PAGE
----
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Prayer of a Second Wife

By: Ardis E. Parshall - July 03, 2012

Prayer of a Second Wife

By Vesta Nickerson Fairbairn

Dear understanding God, help me be wise
To sense the past and present interlacing,
To know the moment to be self-effacing,
To feel when love unveiled should fill my eyes.
My heart needs time to learn, to recognize
The subtle changing moods of one replacing
Old designs with new, while still embracing
Sacred memories. Help me be wise!

(1961)



13 Comments »

  1. How about a poem written by a Second Wife who was previously sealed to a First Husband, happily married for 30 or 40 years, then widowed, and now happily remarried as a Second Wife?

    Comment by IDIAT — July 3, 2012 @ 1:00 pm

  2. I think this woman could be happy, but simply recognizing the need to be sensitive to her husband’s loss of his first wife.

    Comment by HokieKate — July 3, 2012 @ 1:04 pm

  3. It took me a bit to realize that this wasn’t about a polygamous “second wife.”

    Comment by iguacufalls — July 3, 2012 @ 1:22 pm

  4. Me too, iguacu. So much so that I thought the poem made no sense.

    Comment by Adam G. — July 3, 2012 @ 1:53 pm

  5. Ha! We’re all so conditioned!

    Comment by Ardis E. Parshall — July 3, 2012 @ 2:08 pm

  6. Read Handbook 2, section 1.3.1 on how husbands and wives should treat one another. Quoting from President Kimball, it says husbands and wives should leave behind their single life and establish their marriage as the first priority in their lives. Does that include leaving behind a first marriage and/or children from first marriage? I don’t have the answer as I’m not in that position. But I would love to hear how sealed men and women who’ve remarried handle things as new experiences with second spouse push out memories of old spouse. Listen to the way Elder Scott describes his first wife, and contrast it with the way we rarely hear Elders Perry, Nelson and Oaks speak of their first wives. I would love to hear a poem written by Sister Jeanette Callister Hales Beckham.

    Comment by IDIAT — July 3, 2012 @ 2:28 pm

  7. I don’t suppose President Kimball meant a deceased spouse should be utterly forgotten — memories are sacred, as this poet acknowledges. If there are children involved, that would make another layer where acknowledging tender memories and ties would have to have a place.

    But I can speak from a sort of ancestral experience (my sisters-in-law, my mother, my grandmother, my great-grandmother, my great-great-grandmother were all second wives): a past marriage cannot be allowed to govern a current one. The past belongs to the first wive, the present belongs to the one who is living.

    I would suppose that recognition could easily explain the difference between Elder Scott and the others. Elder Scott has no one else’s feelings and vulnerability to consider. I don’t suppose the other men feel any differently about their first wives as Elder Scott does, but other feelings and obligations and loyalties have taken center stage. Don’t you think?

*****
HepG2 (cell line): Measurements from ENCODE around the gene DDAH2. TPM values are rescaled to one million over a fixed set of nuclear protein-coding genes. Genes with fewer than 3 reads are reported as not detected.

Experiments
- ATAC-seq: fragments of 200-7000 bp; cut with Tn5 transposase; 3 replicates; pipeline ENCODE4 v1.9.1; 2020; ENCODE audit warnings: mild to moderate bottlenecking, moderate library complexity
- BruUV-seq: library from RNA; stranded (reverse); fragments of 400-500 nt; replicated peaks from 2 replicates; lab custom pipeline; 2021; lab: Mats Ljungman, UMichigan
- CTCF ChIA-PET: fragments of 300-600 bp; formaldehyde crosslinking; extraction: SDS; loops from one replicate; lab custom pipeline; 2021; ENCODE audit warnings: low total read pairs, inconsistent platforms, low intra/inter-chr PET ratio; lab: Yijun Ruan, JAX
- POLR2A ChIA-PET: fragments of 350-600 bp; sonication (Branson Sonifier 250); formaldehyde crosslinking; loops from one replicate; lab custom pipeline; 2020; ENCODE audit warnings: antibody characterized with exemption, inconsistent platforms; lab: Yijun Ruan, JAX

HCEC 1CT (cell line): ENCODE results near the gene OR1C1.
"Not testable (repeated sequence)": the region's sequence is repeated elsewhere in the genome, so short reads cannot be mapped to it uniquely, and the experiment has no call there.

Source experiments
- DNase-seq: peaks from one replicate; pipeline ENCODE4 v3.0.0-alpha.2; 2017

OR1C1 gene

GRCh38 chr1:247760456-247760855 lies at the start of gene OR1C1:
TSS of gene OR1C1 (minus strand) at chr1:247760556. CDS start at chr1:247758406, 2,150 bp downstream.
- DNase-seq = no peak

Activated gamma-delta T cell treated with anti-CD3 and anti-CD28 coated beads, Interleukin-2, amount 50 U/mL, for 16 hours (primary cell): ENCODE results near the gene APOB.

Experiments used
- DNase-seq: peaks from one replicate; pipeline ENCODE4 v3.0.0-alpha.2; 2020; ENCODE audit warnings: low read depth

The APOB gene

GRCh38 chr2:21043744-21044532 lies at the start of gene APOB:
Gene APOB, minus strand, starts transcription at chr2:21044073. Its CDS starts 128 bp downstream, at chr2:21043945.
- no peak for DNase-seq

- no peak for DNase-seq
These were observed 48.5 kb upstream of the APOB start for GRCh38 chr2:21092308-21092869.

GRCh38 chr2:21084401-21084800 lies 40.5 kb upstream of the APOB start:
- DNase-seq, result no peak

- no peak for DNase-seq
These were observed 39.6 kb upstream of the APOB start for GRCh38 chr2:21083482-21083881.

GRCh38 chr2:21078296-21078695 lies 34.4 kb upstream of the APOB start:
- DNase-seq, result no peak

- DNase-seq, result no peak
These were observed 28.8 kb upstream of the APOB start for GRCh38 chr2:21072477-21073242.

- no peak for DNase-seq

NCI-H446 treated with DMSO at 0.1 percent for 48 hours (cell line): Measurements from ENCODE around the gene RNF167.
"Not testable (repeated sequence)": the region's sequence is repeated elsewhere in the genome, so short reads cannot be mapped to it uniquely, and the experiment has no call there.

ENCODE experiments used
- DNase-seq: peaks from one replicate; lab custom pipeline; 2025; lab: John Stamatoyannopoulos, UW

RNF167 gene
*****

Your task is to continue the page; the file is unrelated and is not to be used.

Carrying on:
Comment by Ardis E. Parshall — July 3, 2012 @ 3:02 pm

  8. I wrote a letter to my husband’s second wife, welcoming to her the family, that is tucked in with my will.

    I am sorry to be slow, but I don’t really see any difference in the way Elder Scott talks about his wife vs. Elders Perry, Nelson or Oaks. Elder Scott has thus far not remarried, and that’s a good thing for the rest of us in that it disproves the frequently spouted notion that GAs have to remarry in a certain time, and shows that we are all different. But just because they have done different things does not make one choice better or worse.

    Comment by Naismith — July 4, 2012 @ 5:15 pm

  9. Elder Scott talks often of his wife, and the others seldom if ever speak publicly about their first wives. That is how I took IDIAT’s statement. I certainly agree with your evaluation of choices, though.

    Comment by Ardis E. Parshall — July 4, 2012 @ 5:35 pm

  10. It would take more space here to discuss, but Naismith makes my point about us accepting plural marriage in the eternities as opposed to our angst over it practiced in the early days of the restored church. Is it just a coincidence that male church leaders have been careful about remarrying a sister who was not previously sealed to another man? Other than Elder Wells, I can’t think of modern day prophet or apostle who remarried a sister who was sealed to another man. I’ve never had a notion that GAs had to remarry in a certain time, but when they do, I think it’s pretty clear they are not looking for a new wife amongst the many widows that are Zion.

    Comment by IDIAT — July 5, 2012 @ 8:14 am

  11. IDIAT, we’ve just started a series here for discussing historical plural marriage. Please save such comments for that series. It’s hard enough to have a productive discussion about plural marriage in any venue, and I resist — to the point of deleting comments — speculative, uninformed, sensational, ahistorical and other unenlightening remarks on this topic. Thanks for your cooperation.

    Comment by Ardis E. Parshall — July 5, 2012 @ 8:33 am

  12. Okay. No problem.

    Comment by IDIAT — July 5, 2012 @ 9:06 am

  13. Thanks for being a good sport.

    Comment by Ardis E. Parshall — July 5, 2012 @ 9:14 am

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